Comparative Interpretation of Tree Painting between People on Different Loneliness Levels

Abstract

Tree drawing is a form of projective test used to assess one’s development (Koch, 1992). In Jungian psychology, tree(s) are often used as a symbol of development; representing a mirror on a person’s inner and outer situation (Isaksson et al., 2009). The metaphorical interpretation of tree(s) can be symbolised as how a person relates to other people (Englund, 2004). Dissatisfaction with the quality of relationship increases the likeliness of one to feel lonely (Hawkley, et al., 2008). In this study, the UCLA Loneliness Scale (Version 3) was used to screen the loneliness of 110 young adults. Twenty young adults were selected and grouped into high and low levels of loneliness. Participants were briefly interviewed about their social life and asked paint tree(s) on an A3 sized paper. Further inquiries were made after completion of the painting. The result shows that people with a high level of loneliness tends to draw a single tree. Furthermore, most of the tree drawing gave an impression of emptiness and had a proportionately larger trunk. This implies the need for attention and a projection of loneliness. Further probing supports the claim that socially the lonely participants feel a need for having a quality relationship but were not willing to engage deeply with people around them. This research is a preliminary study. Further studies may take into account variation in population background and size.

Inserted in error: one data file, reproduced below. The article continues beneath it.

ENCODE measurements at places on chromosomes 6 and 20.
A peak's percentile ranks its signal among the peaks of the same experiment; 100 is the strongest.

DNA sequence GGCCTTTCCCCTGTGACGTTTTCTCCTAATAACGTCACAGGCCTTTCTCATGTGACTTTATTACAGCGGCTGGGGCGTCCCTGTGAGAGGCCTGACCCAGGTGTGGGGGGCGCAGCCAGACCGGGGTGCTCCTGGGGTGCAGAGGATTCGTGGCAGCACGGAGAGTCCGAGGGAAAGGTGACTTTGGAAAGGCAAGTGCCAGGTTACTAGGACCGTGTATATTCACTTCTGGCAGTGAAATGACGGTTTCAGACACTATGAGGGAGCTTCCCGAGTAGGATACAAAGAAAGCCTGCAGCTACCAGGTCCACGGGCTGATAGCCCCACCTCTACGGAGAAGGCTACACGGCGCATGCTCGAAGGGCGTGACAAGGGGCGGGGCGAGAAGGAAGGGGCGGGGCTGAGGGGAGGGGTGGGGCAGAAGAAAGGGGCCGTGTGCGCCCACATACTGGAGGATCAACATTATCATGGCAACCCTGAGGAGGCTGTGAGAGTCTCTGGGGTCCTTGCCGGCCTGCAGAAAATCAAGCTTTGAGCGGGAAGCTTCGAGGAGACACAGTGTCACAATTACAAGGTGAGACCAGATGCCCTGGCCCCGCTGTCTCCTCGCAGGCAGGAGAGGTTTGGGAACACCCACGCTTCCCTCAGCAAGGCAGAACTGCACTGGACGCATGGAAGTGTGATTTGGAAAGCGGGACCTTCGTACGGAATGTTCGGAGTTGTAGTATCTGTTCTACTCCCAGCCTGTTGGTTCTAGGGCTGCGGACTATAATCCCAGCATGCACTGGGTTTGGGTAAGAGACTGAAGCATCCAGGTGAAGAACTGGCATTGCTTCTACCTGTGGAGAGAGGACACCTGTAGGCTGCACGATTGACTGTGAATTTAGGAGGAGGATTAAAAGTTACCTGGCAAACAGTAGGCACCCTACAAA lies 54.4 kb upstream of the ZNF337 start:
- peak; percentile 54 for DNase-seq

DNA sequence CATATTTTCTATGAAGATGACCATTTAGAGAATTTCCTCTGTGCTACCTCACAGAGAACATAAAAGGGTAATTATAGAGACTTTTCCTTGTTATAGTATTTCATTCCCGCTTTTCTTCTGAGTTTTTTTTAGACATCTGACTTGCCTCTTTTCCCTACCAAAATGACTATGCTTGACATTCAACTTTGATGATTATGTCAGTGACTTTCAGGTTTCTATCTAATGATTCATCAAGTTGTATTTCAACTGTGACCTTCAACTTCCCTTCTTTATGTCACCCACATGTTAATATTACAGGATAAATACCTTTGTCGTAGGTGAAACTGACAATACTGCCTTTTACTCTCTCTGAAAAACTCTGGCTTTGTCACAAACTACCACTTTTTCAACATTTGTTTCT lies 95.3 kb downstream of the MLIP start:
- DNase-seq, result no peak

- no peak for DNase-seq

Author Information
Mario Albert, Tarumanagara University, Indonesia
Lia Hervika, Universitas Tarumanagara, Indonesia
Novita Liesera, Universitas Tarumanagara, Indonesia

Paper Information
Conference: ACP2020
Stream: General Psychology

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